Oh why is heaven built so far,
Oh why is earth set so remote?
I cannot reach the nearest star
That hangs afloat.
I would not care to reach the moon,
One round monotonous of change;
Yet even she repeats her tune
Beyond my range.
I never watch the scatter’d fire
Of stars, or sun’s far-trailing train,
But all my heart is one desire,
And all in vain:
For I am bound with fleshly bands,
Joy, beauty, lie beyond my scope;
I strain my heart, I stretch my hands,
And catch at hope.
Whence then cometh wisdom? and where is the place of understanding?
Seeing it is hid from the eyes of all living.
God understandeth the place thereof, and he knoweth the place thereof.
For he looketh at the ends of the earth, and seeth under the whole heaven;
To make the weight for the winds; and he weigheth the waters by measure.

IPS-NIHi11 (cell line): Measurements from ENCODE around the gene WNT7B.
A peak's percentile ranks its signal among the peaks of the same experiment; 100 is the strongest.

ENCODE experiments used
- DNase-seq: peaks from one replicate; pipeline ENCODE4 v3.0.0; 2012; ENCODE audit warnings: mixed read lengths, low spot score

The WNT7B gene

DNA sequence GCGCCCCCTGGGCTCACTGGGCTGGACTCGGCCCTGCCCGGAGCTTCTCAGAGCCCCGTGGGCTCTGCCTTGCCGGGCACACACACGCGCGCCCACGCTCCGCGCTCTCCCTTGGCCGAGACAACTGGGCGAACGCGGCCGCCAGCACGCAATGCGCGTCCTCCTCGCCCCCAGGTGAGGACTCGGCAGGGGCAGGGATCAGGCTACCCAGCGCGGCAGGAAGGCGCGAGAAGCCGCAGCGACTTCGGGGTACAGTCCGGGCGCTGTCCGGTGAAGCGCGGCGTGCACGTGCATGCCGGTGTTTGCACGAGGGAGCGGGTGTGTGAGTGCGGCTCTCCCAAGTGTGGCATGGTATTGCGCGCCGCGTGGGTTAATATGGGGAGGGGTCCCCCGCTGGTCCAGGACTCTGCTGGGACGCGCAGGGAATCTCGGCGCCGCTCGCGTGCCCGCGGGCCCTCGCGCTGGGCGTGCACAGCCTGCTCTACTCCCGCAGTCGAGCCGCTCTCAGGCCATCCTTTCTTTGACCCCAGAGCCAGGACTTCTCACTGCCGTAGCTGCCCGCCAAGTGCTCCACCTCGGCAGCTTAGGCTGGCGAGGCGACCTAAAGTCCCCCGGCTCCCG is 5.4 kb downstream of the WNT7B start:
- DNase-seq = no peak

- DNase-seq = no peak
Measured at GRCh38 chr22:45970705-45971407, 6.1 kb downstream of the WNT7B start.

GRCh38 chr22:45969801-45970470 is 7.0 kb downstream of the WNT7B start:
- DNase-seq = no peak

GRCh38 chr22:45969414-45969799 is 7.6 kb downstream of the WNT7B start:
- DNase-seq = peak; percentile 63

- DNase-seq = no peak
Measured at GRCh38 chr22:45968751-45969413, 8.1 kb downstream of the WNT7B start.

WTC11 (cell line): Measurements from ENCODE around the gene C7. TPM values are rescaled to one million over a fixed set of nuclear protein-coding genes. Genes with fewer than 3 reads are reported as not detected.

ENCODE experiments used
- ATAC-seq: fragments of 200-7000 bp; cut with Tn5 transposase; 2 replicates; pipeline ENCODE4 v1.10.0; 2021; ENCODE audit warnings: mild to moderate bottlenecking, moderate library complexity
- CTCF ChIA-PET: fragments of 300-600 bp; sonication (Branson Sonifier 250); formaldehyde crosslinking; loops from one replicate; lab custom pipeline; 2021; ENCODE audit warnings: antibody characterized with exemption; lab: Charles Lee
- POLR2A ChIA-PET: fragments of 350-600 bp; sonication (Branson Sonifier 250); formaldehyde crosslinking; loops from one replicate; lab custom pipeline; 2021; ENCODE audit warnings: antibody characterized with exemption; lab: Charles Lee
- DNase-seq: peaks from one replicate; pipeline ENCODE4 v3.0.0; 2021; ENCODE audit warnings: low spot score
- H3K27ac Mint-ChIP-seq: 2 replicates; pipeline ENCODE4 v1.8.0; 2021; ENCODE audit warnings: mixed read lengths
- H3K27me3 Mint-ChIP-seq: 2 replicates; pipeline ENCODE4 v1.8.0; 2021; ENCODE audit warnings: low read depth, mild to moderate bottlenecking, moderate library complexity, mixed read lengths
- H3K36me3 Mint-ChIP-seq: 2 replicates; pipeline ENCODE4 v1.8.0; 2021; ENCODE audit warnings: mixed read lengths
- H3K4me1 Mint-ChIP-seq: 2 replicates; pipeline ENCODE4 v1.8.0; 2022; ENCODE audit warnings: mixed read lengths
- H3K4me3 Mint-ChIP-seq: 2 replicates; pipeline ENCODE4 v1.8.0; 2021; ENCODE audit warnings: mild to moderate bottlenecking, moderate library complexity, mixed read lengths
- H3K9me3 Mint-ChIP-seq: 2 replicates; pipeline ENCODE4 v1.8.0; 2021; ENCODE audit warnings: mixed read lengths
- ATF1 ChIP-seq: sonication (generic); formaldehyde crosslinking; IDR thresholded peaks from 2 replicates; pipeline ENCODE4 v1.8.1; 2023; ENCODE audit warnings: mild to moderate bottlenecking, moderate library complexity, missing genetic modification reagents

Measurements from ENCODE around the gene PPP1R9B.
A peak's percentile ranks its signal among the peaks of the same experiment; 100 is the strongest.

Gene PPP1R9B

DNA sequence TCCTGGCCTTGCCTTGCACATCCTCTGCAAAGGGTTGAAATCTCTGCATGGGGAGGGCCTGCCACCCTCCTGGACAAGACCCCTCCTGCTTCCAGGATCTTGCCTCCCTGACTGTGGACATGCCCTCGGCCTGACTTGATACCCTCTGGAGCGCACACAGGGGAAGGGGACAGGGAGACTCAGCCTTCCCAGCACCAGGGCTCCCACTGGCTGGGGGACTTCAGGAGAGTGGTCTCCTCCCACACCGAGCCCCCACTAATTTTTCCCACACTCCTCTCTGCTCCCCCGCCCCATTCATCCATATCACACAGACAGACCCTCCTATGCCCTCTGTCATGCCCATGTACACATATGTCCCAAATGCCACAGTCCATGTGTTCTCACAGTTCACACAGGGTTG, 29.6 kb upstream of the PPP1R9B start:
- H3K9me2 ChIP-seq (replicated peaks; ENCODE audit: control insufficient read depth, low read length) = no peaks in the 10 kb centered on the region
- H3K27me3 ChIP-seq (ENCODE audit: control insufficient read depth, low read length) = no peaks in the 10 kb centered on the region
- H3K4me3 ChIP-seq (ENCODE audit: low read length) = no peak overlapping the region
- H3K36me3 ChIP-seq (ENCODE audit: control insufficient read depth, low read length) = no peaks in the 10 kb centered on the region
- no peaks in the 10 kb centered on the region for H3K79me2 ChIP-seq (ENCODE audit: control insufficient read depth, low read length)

And unto man he said, Behold, the fear of the Lord, that is wisdom;
and to depart from evil is understanding.
Job 28: 20-28
The Place of Understanding is, at its heart, an organ solo piece with tenor commentary. While the traditional structures of art songs occasionally apply, the piece attempts to feature the organ as an equal partner in treating and bridging the two wildly different texts. While the first part is episodic, romantic, and rushes from one tonal center to the next, the second part (with the words taken from the Book of Job) is stiller, and allows the organist to create a delicate texture on top of which the tenor slowly and deliberately articulates the biblical text.
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